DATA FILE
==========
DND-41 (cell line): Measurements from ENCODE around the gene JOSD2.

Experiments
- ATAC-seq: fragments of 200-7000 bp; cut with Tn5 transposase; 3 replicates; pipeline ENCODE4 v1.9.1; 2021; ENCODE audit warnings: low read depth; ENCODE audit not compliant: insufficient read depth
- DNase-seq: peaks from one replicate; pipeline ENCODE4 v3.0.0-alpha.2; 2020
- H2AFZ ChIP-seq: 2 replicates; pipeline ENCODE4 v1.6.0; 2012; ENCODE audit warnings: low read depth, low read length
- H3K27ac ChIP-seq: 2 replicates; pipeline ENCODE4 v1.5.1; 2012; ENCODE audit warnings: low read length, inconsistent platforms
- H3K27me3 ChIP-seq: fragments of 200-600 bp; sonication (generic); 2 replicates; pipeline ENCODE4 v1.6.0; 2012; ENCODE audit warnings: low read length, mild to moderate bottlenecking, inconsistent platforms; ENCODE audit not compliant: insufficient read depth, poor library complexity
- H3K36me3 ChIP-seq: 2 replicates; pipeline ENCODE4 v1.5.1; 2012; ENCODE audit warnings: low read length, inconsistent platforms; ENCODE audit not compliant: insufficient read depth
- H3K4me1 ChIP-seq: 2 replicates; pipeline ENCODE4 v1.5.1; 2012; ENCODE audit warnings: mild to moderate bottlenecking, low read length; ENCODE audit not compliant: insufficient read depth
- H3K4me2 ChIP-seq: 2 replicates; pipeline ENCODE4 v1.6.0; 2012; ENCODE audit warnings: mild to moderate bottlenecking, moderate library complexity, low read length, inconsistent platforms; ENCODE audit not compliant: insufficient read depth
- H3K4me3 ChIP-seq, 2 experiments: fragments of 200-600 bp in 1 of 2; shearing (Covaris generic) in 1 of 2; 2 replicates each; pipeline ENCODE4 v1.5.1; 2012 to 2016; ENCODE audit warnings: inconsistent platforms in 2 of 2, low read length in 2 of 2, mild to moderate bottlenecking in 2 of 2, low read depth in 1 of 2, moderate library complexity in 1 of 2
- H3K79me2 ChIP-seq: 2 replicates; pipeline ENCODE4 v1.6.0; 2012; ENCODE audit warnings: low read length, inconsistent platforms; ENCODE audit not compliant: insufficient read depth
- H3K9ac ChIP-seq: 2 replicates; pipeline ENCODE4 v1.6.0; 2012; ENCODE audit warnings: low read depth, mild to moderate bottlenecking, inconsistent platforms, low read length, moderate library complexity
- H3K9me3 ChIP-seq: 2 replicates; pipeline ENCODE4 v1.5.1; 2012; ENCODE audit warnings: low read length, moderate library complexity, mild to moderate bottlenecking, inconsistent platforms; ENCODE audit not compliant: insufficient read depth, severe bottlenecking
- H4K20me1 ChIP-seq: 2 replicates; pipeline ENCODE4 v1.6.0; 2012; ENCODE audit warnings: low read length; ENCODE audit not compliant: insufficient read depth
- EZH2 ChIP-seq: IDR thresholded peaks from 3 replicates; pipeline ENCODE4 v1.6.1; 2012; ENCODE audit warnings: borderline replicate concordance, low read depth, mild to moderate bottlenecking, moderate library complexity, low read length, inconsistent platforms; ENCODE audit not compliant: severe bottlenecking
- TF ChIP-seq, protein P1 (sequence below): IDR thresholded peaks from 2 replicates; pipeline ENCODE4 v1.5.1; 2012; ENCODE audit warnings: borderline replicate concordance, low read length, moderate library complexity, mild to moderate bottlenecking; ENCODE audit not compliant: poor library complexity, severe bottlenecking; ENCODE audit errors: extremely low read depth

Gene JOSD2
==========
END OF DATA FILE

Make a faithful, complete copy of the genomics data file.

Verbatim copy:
DND-41 (cell line): Measurements from ENCODE around the gene JOSD2.

Experiments
- ATAC-seq: fragments of 200-7000 bp; cut with Tn5 transposase; 3 replicates; pipeline ENCODE4 v1.9.1; 2021; ENCODE audit warnings: low read depth; ENCODE audit not compliant: insufficient read depth
- DNase-seq: peaks from one replicate; pipeline ENCODE4 v3.0.0-alpha.2; 2020
- H2AFZ ChIP-seq: 2 replicates; pipeline ENCODE4 v1.6.0; 2012; ENCODE audit warnings: low read depth, low read length
- H3K27ac ChIP-seq: 2 replicates; pipeline ENCODE4 v1.5.1; 2012; ENCODE audit warnings: low read length, inconsistent platforms
- H3K27me3 ChIP-seq: fragments of 200-600 bp; sonication (generic); 2 replicates; pipeline ENCODE4 v1.6.0; 2012; ENCODE audit warnings: low read length, mild to moderate bottlenecking, inconsistent platforms; ENCODE audit not compliant: insufficient read depth, poor library complexity
- H3K36me3 ChIP-seq: 2 replicates; pipeline ENCODE4 v1.5.1; 2012; ENCODE audit warnings: low read length, inconsistent platforms; ENCODE audit not compliant: insufficient read depth
- H3K4me1 ChIP-seq: 2 replicates; pipeline ENCODE4 v1.5.1; 2012; ENCODE audit warnings: mild to moderate bottlenecking, low read length; ENCODE audit not compliant: insufficient read depth
- H3K4me2 ChIP-seq: 2 replicates; pipeline ENCODE4 v1.6.0; 2012; ENCODE audit warnings: mild to moderate bottlenecking, moderate library complexity, low read length, inconsistent platforms; ENCODE audit not compliant: insufficient read depth
- H3K4me3 ChIP-seq, 2 experiments: fragments of 200-600 bp in 1 of 2; shearing (Covaris generic) in 1 of 2; 2 replicates each; pipeline ENCODE4 v1.5.1; 2012 to 2016; ENCODE audit warnings: inconsistent platforms in 2 of 2, low read length in 2 of 2, mild to moderate bottlenecking in 2 of 2, low read depth in 1 of 2, moderate library complexity in 1 of 2
- H3K79me2 ChIP-seq: 2 replicates; pipeline ENCODE4 v1.6.0; 2012; ENCODE audit warnings: low read length, inconsistent platforms; ENCODE audit not compliant: insufficient read depth
- H3K9ac ChIP-seq: 2 replicates; pipeline ENCODE4 v1.6.0; 2012; ENCODE audit warnings: low read depth, mild to moderate bottlenecking, inconsistent platforms, low read length, moderate library complexity
- H3K9me3 ChIP-seq: 2 replicates; pipeline ENCODE4 v1.5.1; 2012; ENCODE audit warnings: low read length, moderate library complexity, mild to moderate bottlenecking, inconsistent platforms; ENCODE audit not compliant: insufficient read depth, severe bottlenecking
- H4K20me1 ChIP-seq: 2 replicates; pipeline ENCODE4 v1.6.0; 2012; ENCODE audit warnings: low read length; ENCODE audit not compliant: insufficient read depth
- EZH2 ChIP-seq: IDR thresholded peaks from 3 replicates; pipeline ENCODE4 v1.6.1; 2012; ENCODE audit warnings: borderline replicate concordance, low read depth, mild to moderate bottlenecking, moderate library complexity, low read length, inconsistent platforms; ENCODE audit not compliant: severe bottlenecking
- TF ChIP-seq, protein P1 (sequence below): IDR thresholded peaks from 2 replicates; pipeline ENCODE4 v1.5.1; 2012; ENCODE audit warnings: borderline replicate concordance, low read length, moderate library complexity, mild to moderate bottlenecking; ENCODE audit not compliant: poor library complexity, severe bottlenecking; ENCODE audit errors: extremely low read depth

Gene JOSD2